Farmers and ranchers implementing conservation actions that contribute to the recovery of threatened and endangered species may now be eligible for a tax deduction.
The 2008 Farm Bill established a tax deduction for expenditures paid or incurred for the purpose of achieving site-specific management actions recommended in recovery plans for species listed as threatened or endangered under the Endangered Species Act (ESA).
The deduction can be claimed beginning with the 2009 tax year by those taxpayers engaged in the business of farming. The amount of the deduction cannot exceed 25 percent of the taxpayer’s gross income from farming. To qualify for the deduction, there must be federally threatened or endangered species in the area; there must be an approved recovery plan for the species; and the conservation actions implemented by the taxpayer must be consistent with management actions described in the approved recovery plan(s) and must occur in the location and habitat type for which the plan was written.
The U. S. Fish and Wildlife Service (Service) and the National Marine Fisheries Service have developed recovery plans for a majority of the species that are federally listed as threatened or endangered. Final and revised final recovery plans are considered approved plans. The Service maintains information online regarding threatened and endangered species, including a listing of species by county and the status of any applicable recovery plans.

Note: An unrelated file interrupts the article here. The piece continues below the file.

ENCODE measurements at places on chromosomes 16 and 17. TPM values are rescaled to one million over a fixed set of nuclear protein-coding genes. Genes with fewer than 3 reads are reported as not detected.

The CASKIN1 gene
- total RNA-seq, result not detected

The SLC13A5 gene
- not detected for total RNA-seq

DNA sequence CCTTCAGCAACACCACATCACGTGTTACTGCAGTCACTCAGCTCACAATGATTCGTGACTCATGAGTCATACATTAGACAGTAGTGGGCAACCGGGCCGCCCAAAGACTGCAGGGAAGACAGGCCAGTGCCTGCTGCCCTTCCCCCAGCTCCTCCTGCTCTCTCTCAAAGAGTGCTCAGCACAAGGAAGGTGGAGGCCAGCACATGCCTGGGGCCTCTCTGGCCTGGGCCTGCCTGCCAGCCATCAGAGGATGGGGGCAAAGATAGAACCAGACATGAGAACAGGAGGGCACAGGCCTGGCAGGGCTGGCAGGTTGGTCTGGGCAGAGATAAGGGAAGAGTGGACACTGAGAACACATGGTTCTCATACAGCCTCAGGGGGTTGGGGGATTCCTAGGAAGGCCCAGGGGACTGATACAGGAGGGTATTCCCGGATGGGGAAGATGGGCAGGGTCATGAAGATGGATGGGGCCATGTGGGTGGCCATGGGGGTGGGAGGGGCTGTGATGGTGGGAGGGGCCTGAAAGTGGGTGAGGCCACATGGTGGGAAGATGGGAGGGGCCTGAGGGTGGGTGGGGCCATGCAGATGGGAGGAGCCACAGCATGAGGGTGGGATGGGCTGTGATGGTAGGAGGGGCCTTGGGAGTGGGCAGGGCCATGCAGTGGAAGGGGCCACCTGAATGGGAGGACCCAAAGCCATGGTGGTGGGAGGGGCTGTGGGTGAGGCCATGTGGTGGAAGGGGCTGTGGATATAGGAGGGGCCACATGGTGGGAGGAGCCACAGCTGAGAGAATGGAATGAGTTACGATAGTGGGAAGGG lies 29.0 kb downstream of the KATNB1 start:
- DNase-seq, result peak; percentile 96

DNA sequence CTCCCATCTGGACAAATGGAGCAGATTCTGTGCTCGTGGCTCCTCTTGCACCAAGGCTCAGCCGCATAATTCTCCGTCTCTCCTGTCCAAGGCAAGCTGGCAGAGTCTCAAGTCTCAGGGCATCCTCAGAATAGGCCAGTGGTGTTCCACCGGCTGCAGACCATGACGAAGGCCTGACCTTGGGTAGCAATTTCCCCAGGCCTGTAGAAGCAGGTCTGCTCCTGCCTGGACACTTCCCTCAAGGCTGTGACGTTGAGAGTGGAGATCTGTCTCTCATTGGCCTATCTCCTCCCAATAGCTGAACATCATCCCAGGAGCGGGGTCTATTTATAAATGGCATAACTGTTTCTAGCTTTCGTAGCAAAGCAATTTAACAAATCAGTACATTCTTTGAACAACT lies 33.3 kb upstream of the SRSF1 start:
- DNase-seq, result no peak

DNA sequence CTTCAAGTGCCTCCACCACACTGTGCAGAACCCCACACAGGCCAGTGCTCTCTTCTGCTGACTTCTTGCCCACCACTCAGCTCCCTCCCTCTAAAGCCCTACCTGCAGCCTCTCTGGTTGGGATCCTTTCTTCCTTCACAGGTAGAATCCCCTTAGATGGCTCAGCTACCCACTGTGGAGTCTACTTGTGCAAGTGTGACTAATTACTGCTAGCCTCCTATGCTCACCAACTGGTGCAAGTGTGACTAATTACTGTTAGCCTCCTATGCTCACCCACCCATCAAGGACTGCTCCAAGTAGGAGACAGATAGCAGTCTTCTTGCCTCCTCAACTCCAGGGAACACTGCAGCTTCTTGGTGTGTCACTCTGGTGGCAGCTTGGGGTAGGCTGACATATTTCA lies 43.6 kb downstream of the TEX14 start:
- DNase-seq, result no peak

Information on approved recovery plans for species under the jurisdiction of the National Marine Fisheries Service is available through the National Oceanic and Atmospheric Administration’s Office of Protected Resources.
Although the Service cannot make determinations regarding a taxpayers’ qualifications for the endangered species deduction, we can assist taxpayers in finding the information that will help them determine whether their conservation actions are consistent with site-specific management actions in approved recovery plans. Specific tax code questions concerning qualifications for the endangered species tax deduction should be directed to the Internal ReviewService (IRS) or the taxpayers’ tax advisor. The IRS publishes a Tax Guide for Farmers that includes information about the requirements for the endangered species deduction in Chapter 5 under Conservation Expenses.
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Federal Endangered Species Tax Deduction is not employed by or affiliated with the Colorado Land Conservation Assistance Network, and the Network does not certify or guarantee their services. The reader must perform their own due diligence and use their own judgment in the selection of any professional.
Contact Federal Endangered Species Tax Deduction
US Fish and Wildlife Service
4401 N. Fairfax Drive
Arlington, VA 22203
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